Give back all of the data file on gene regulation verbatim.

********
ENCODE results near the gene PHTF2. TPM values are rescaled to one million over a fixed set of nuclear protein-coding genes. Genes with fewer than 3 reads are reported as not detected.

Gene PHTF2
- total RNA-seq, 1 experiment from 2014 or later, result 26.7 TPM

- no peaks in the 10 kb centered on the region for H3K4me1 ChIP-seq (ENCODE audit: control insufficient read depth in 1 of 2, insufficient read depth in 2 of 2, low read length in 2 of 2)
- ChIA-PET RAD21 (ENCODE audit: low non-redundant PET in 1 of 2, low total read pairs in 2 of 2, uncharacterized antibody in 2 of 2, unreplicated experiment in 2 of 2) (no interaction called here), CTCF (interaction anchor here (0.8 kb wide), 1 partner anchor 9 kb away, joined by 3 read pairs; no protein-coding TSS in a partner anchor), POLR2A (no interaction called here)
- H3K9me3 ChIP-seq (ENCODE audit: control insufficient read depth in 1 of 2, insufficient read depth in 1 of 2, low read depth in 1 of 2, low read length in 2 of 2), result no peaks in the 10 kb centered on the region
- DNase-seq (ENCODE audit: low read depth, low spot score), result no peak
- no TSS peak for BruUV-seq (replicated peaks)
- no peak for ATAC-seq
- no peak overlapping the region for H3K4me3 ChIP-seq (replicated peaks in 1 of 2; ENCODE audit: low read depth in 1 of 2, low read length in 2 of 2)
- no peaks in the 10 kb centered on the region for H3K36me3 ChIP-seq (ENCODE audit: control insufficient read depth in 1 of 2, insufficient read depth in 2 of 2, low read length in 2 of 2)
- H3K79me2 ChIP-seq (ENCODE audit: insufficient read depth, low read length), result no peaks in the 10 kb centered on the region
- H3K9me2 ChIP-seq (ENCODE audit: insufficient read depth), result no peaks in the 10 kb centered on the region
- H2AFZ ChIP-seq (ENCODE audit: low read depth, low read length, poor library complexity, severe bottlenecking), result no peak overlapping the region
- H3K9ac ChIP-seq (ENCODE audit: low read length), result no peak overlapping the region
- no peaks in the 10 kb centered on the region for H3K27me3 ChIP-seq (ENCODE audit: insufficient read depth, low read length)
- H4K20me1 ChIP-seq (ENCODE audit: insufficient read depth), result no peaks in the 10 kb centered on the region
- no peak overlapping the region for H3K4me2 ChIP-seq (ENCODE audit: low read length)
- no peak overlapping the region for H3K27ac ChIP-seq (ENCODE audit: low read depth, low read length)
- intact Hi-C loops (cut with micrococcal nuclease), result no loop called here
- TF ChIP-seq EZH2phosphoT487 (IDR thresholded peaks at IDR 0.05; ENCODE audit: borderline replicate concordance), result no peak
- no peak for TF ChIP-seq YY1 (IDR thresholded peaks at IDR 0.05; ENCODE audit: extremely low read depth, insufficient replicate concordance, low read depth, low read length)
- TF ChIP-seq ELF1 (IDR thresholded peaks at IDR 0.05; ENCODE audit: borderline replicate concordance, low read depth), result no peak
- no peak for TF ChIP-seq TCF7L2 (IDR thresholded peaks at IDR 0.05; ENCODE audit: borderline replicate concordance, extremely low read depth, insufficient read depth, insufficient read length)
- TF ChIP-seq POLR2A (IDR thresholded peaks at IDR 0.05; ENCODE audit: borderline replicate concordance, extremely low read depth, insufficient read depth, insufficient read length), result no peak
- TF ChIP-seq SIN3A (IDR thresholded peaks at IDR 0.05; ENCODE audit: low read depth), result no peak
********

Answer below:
ENCODE results near the gene PHTF2. TPM values are rescaled to one million over a fixed set of nuclear protein-coding genes. Genes with fewer than 3 reads are reported as not detected.

Gene PHTF2
- total RNA-seq, 1 experiment from 2014 or later, result 26.7 TPM

- no peaks in the 10 kb centered on the region for H3K4me1 ChIP-seq (ENCODE audit: control insufficient read depth in 1 of 2, insufficient read depth in 2 of 2, low read length in 2 of 2)
- ChIA-PET RAD21 (ENCODE audit: low non-redundant PET in 1 of 2, low total read pairs in 2 of 2, uncharacterized antibody in 2 of 2, unreplicated experiment in 2 of 2) (no interaction called here), CTCF (interaction anchor here (0.8 kb wide), 1 partner anchor 9 kb away, joined by 3 read pairs; no protein-coding TSS in a partner anchor), POLR2A (no interaction called here)
- H3K9me3 ChIP-seq (ENCODE audit: control insufficient read depth in 1 of 2, insufficient read depth in 1 of 2, low read depth in 1 of 2, low read length in 2 of 2), result no peaks in the 10 kb centered on the region
- DNase-seq (ENCODE audit: low read depth, low spot score), result no peak
- no TSS peak for BruUV-seq (replicated peaks)
- no peak for ATAC-seq
- no peak overlapping the region for H3K4me3 ChIP-seq (replicated peaks in 1 of 2; ENCODE audit: low read depth in 1 of 2, low read length in 2 of 2)
- no peaks in the 10 kb centered on the region for H3K36me3 ChIP-seq (ENCODE audit: control insufficient read depth in 1 of 2, insufficient read depth in 2 of 2, low read length in 2 of 2)
- H3K79me2 ChIP-seq (ENCODE audit: insufficient read depth, low read length), result no peaks in the 10 kb centered on the region
- H3K9me2 ChIP-seq (ENCODE audit: insufficient read depth), result no peaks in the 10 kb centered on the region
- H2AFZ ChIP-seq (ENCODE audit: low read depth, low read length, poor library complexity, severe bottlenecking), result no peak overlapping the region
- H3K9ac ChIP-seq (ENCODE audit: low read length), result no peak overlapping the region
- no peaks in the 10 kb centered on the region for H3K27me3 ChIP-seq (ENCODE audit: insufficient read depth, low read length)
- H4K20me1 ChIP-seq (ENCODE audit: insufficient read depth), result no peaks in the 10 kb centered on the region
- no peak overlapping the region for H3K4me2 ChIP-seq (ENCODE audit: low read length)
- no peak overlapping the region for H3K27ac ChIP-seq (ENCODE audit: low read depth, low read length)
- intact Hi-C loops (cut with micrococcal nuclease), result no loop called here
- TF ChIP-seq EZH2phosphoT487 (IDR thresholded peaks at IDR 0.05; ENCODE audit: borderline replicate concordance), result no peak
- no peak for TF ChIP-seq YY1 (IDR thresholded peaks at IDR 0.05; ENCODE audit: extremely low read depth, insufficient replicate concordance, low read depth, low read length)
- TF ChIP-seq ELF1 (IDR thresholded peaks at IDR 0.05; ENCODE audit: borderline replicate concordance, low read depth), result no peak
- no peak for TF ChIP-seq TCF7L2 (IDR thresholded peaks at IDR 0.05; ENCODE audit: borderline replicate concordance, extremely low read depth, insufficient read depth, insufficient read length)
- TF ChIP-seq POLR2A (IDR thresholded peaks at IDR 0.05; ENCODE audit: borderline replicate concordance, extremely low read depth, insufficient read depth, insufficient read length), result no peak
- TF ChIP-seq SIN3A (IDR thresholded peaks at IDR 0.05; ENCODE audit: low read depth), result no peak